Recent posts on Still Pain

I’ve been blogging about my recent diagnostic circus over at Still Pain (my health-focused blog).

It’s been a busy many months, in and out of hospital to get a diagnosis of spondyloarthritis after 30 years of symptoms, a bad allergic reaction to sulfasalazine, starting a light dose of chemotherapy with methotrexate, and so. many. tests!

The new diagnosis of spondyloarthropathy includes the sciatica and costochondritis I had as a kid, and moves the fibromyalgia to be a secondary symptom, because I developed it in my 20s as a result of the childhood of abuse and the chronic pain since before I was a teen.

c1c14-917596_609182152570974_951920713_nDespite, or perhaps, because of this, I’ve been a crafting machine – I finished many crochet projects in 2015 and am well on my way to powering through 2016.

A slow 20 minutes a day really gets results, it’s how I finished the cross-stitch pillow in time for Easter, taking part in the SustainablyCreative 20 minutes a day challenge.

Around all of this, I’m trying to get as many photographic jobs done as I can, and recently upgraded one of my lenses, to better take craft and food photos.

But that’s the limit of my energy at the moment.

I’d love it if you popped on over to StillPain, and if you find anything interesting, do leave me a comment there!


Main blogs – StillPain and LearnedWords

IV port in handIf you are interested in following along with health musings, medical research and my journey to untangle my complex health problems, I’m blogging over at

Endometriosis, adenomyosis, PTSD, fibromyalgia, costochondritis, spondyloarthritis, stress and pain management, as well as a constellation of other health and lifestyle related topics will be featured, along with my photography in black and white. has tips for language teachers and learners, and for writers. It’s more work focused, and less personal than my health blog. You’ll find lesson plans for my EFL classes, puzzles and handouts, as well as reviews of the software I use and related books.

I’d love to see you there!

When pain lasts – keep searching for the cause

Origami cranes for health

Origami cranes for health, after the earthquake at a shrine in Fukushima.

I’ve had somewhat of a long history with a variety of chronic pain conditions.

Migraines, sciatica, costochondritis from my early teens still plague me today, although some are more easily managed than others with physical therapy – movement and stretching help sciatic pain enormously, and the chest pain some of the time. Migraines seem to be cyclical, with a bit of stress influence.

Fibromyalgia joined the mix in my early 20s, probably after a bout of undiagnosed glandular fever, throwing in muscle and joint pain and fatigue. Of course, this is an umbrella diagnosis – no one know the real causes, and treatment varies wildly between patients. Recent theories have proposed that fibro pain really is in sufferer’s heads – malfunctioning pain receptors in the brain. I struggle with remaining productive with my fibromyalgia using hacks when I can, but know that the other pain conditions are worsening this condition.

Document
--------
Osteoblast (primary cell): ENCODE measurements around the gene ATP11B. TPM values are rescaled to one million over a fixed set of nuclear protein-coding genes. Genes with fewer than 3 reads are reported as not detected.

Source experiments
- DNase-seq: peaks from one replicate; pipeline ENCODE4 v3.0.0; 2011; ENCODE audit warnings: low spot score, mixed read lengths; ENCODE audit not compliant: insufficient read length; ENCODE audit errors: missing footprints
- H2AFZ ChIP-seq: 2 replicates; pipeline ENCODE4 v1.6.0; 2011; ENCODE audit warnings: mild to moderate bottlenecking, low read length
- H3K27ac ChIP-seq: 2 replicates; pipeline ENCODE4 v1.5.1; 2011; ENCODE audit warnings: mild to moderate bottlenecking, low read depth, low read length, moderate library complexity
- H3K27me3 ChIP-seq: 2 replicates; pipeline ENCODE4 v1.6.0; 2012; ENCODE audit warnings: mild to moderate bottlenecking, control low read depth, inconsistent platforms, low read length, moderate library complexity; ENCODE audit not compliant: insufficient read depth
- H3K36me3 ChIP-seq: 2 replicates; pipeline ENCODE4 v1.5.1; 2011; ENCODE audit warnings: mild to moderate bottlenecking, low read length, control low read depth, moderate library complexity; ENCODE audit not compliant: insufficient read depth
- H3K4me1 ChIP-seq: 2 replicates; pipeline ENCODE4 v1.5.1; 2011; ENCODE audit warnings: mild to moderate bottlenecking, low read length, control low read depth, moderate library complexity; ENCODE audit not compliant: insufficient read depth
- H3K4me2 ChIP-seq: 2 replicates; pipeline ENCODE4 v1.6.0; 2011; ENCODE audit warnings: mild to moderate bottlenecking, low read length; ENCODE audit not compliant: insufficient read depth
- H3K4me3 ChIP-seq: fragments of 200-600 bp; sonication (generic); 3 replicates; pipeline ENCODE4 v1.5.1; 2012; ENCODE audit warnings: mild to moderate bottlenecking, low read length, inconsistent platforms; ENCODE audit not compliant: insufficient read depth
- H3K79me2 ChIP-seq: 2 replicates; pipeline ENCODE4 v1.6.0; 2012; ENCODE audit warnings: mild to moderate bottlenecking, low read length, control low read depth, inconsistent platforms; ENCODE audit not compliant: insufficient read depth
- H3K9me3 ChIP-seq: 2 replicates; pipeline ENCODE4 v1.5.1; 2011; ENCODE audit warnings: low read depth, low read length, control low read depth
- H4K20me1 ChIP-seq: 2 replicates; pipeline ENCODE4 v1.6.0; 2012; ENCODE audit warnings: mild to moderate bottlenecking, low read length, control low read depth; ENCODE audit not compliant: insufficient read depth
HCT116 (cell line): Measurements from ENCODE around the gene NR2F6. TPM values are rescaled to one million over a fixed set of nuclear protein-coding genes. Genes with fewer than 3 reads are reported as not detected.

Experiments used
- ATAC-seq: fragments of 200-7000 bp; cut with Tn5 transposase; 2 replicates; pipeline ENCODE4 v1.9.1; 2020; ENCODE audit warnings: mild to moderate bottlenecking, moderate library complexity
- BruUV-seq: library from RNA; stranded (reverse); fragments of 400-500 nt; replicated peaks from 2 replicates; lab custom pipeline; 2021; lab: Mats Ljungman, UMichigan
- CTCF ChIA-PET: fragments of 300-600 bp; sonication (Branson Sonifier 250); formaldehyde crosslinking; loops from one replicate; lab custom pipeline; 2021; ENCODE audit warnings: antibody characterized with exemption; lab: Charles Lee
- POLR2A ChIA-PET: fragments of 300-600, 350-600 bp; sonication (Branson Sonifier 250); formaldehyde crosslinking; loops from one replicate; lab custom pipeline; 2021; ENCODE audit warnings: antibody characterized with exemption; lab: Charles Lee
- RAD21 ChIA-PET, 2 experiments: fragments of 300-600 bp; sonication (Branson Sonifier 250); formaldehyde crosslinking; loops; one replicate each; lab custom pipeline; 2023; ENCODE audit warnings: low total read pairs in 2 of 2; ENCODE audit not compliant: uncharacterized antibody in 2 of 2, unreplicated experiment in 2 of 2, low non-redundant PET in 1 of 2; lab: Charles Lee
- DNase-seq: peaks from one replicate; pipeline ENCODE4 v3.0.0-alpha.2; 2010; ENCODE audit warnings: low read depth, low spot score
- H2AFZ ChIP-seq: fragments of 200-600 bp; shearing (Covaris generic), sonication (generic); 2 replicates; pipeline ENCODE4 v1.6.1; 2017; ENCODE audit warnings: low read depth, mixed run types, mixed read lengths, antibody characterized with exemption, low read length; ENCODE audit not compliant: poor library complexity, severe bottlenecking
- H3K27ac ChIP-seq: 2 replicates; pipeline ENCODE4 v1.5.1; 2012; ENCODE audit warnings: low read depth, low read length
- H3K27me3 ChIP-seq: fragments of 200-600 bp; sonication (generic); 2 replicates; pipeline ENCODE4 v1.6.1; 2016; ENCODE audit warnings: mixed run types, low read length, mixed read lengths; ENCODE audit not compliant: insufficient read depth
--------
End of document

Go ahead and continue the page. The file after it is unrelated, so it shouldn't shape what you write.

The worst ongoing pain and doctor ignorance, has been thanks to me producing far too much estrogen. Painful, heavy and long periods hounded me throughout my teens and tweens, with doctors and specialists constantly assuring me either that it was normal, or that I was fully imagining the pain.

It wasn’t normal. Not in the slightest.

Because the doctors had ignored it for so long, endometriosis had covered the inside of my abdomen, making it too dangerous to remove surgically, until the blood supply had been reduced  with Zoladex.

Even after three operations for the worst endometriosis the surgeons had seen, I was told the pain was just in my head. They later found my womb was riddled with adenomyosis – endo that had grown through and in the muscle wall. Even after 5 surgeries, and now 3 chemically induced menopauses, my belly tortures me with cramps, aches, IBS symptoms, bloating, bursting cysts, and inflammation. The endo has now grown into my bowel, throwing up the risk of a bowel re-section (no thanks!)

A surgeon recently gave me hope, suggesting a oopherectomy might get rid of the incessant problems, but the gyn has refused. Am now seeking a third opinion. Anything to get rid of this overriding pain.

Morals of the story

Have you ever had doctors say that you imagined your pain, only to find out they were wrong some time later, and you really were sick? 

Tell me about it in the comments below!

If this post resonated with you, please share it!

Dealing with anger

Japanese dragon painting

What are your favourite ways of dealing with anger?

I’ve had a rough and tough year for me, for a number of reasons, and have noticed just how much anger is contributing to my higher pain levels.

It has become a nasty cycle, and one that doesn’t seem to have an end in sight for the next many months.

So, I’m on the hunt for ways to deal with the festering anger.

Books, therapies, activities?

Any suggestions are most welcome!

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